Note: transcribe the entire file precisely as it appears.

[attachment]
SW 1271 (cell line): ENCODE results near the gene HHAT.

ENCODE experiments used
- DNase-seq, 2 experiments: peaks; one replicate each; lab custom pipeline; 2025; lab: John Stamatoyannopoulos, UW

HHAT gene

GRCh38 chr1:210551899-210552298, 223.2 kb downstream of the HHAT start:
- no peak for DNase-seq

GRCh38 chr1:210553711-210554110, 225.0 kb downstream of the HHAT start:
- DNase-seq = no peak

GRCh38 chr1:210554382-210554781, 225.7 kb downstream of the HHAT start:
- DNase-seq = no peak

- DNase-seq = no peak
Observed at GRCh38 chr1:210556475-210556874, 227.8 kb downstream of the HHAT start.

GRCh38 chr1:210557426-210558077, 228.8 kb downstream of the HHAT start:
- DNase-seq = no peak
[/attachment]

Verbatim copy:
SW 1271 (cell line): ENCODE results near the gene HHAT.

ENCODE experiments used
- DNase-seq, 2 experiments: peaks; one replicate each; lab custom pipeline; 2025; lab: John Stamatoyannopoulos, UW

HHAT gene

GRCh38 chr1:210551899-210552298, 223.2 kb downstream of the HHAT start:
- no peak for DNase-seq

GRCh38 chr1:210553711-210554110, 225.0 kb downstream of the HHAT start:
- DNase-seq = no peak

GRCh38 chr1:210554382-210554781, 225.7 kb downstream of the HHAT start:
- DNase-seq = no peak

- DNase-seq = no peak
Observed at GRCh38 chr1:210556475-210556874, 227.8 kb downstream of the HHAT start.

GRCh38 chr1:210557426-210558077, 228.8 kb downstream of the HHAT start:
- DNase-seq = no peak